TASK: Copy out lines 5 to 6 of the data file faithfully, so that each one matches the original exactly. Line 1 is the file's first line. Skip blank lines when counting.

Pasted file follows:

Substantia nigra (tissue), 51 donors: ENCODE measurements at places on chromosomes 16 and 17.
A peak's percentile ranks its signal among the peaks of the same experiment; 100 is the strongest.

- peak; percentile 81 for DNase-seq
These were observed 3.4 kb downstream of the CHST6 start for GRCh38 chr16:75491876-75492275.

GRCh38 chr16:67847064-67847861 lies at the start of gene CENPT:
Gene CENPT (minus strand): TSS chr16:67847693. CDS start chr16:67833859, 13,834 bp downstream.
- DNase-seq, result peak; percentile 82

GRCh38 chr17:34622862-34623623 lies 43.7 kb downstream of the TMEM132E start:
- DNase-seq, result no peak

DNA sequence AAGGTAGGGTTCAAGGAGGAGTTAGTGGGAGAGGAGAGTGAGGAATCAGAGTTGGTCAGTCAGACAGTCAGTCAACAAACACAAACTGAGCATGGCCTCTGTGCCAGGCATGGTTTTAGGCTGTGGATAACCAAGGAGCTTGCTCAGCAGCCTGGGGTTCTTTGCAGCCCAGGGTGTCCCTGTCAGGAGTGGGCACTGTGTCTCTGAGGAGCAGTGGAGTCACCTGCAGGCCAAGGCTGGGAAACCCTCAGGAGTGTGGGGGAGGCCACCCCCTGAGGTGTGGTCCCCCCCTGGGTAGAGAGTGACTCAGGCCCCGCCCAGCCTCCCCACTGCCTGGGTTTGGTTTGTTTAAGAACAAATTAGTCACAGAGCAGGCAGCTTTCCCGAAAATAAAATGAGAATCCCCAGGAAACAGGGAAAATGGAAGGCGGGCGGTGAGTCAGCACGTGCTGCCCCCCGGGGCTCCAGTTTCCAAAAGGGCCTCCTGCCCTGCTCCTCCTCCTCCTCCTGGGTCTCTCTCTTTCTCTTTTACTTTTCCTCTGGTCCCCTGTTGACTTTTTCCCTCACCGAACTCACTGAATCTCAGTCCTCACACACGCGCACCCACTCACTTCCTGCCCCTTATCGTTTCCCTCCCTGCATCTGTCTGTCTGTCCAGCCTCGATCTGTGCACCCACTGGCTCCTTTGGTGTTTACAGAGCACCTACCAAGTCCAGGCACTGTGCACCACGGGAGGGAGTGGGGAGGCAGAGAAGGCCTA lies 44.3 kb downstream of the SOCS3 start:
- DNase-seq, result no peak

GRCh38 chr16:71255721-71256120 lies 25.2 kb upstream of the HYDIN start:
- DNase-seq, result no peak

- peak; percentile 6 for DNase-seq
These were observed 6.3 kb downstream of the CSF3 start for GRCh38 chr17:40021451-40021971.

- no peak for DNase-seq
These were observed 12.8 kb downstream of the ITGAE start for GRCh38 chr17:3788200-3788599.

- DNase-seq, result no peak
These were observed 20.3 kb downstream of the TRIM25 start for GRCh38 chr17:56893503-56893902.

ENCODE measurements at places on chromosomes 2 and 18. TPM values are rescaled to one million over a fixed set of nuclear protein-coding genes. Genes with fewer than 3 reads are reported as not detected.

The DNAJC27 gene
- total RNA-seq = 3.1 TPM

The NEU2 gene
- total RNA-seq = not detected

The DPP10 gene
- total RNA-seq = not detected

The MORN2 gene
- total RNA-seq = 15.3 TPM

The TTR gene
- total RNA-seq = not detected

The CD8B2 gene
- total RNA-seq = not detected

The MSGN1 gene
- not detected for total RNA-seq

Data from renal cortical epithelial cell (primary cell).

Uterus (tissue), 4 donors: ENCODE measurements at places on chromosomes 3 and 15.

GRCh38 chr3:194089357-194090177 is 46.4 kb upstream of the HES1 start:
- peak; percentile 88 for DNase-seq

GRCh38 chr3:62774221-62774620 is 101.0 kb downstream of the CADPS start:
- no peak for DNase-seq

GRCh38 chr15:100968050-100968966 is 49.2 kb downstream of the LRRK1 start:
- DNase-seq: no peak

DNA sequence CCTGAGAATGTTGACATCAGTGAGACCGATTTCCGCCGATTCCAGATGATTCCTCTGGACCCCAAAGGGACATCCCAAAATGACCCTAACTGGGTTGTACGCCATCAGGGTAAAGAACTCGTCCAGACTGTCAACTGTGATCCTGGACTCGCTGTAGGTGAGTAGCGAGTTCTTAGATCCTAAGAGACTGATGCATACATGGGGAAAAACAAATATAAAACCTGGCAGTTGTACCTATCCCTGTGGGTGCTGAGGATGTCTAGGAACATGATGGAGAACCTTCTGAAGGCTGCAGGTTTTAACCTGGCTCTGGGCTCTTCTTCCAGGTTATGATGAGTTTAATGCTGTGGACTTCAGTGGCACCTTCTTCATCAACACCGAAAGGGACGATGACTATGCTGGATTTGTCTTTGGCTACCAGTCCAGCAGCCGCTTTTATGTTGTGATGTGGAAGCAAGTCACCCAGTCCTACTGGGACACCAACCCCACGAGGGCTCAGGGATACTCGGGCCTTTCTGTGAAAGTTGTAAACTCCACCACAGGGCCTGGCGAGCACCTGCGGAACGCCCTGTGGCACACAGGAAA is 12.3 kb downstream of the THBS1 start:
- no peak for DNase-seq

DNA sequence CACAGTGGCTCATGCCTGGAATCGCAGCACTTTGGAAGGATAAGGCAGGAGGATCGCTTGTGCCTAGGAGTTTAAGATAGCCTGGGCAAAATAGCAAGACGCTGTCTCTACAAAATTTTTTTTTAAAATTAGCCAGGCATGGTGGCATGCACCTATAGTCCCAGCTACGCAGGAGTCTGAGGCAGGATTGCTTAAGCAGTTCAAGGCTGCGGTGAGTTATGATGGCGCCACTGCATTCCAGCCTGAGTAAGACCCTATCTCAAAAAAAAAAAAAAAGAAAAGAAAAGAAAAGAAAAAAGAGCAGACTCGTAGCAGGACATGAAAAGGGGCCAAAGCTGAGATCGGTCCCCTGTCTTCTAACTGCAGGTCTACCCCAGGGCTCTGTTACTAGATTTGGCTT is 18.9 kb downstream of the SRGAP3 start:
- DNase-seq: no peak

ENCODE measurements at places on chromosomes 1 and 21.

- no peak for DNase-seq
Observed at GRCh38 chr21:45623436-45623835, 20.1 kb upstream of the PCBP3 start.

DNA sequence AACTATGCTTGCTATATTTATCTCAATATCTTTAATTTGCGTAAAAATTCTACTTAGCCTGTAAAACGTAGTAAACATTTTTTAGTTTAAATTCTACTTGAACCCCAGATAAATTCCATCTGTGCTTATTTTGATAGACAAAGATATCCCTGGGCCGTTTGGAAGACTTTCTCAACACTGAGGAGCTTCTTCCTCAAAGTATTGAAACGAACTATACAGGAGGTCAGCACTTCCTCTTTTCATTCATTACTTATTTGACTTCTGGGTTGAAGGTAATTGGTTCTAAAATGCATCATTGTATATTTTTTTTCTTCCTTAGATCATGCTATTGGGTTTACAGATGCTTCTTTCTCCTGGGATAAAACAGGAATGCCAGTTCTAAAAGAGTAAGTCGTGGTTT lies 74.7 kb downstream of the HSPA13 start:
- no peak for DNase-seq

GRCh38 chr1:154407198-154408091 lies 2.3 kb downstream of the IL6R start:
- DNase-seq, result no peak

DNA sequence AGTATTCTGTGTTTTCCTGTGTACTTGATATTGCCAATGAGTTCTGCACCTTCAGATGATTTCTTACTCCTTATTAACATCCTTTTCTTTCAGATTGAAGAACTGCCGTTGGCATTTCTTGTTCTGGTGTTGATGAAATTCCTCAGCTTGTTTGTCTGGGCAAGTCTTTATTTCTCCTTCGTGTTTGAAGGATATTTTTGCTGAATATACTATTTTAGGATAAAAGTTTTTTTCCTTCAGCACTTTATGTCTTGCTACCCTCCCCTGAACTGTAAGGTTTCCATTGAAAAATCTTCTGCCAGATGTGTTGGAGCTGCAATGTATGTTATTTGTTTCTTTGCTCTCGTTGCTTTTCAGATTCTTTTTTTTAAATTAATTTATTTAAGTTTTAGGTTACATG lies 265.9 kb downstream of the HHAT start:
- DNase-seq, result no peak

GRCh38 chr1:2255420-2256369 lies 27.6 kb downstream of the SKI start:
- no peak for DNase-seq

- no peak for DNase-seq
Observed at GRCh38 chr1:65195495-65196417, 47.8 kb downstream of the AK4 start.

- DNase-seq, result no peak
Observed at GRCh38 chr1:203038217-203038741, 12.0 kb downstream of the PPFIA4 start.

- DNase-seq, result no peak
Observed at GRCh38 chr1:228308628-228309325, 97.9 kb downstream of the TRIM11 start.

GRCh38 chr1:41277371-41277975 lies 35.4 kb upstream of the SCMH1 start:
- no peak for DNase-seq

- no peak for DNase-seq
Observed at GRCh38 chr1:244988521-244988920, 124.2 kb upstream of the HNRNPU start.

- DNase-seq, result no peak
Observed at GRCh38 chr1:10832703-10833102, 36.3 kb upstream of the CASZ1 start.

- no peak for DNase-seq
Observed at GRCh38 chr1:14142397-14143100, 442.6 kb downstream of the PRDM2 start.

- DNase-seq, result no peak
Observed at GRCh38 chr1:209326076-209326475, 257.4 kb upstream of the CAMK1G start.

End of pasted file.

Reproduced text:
GRCh38 chr16:67847064-67847861 lies at the start of gene CENPT:
Gene CENPT (minus strand): TSS chr16:67847693. CDS start chr16:67833859, 13,834 bp downstream.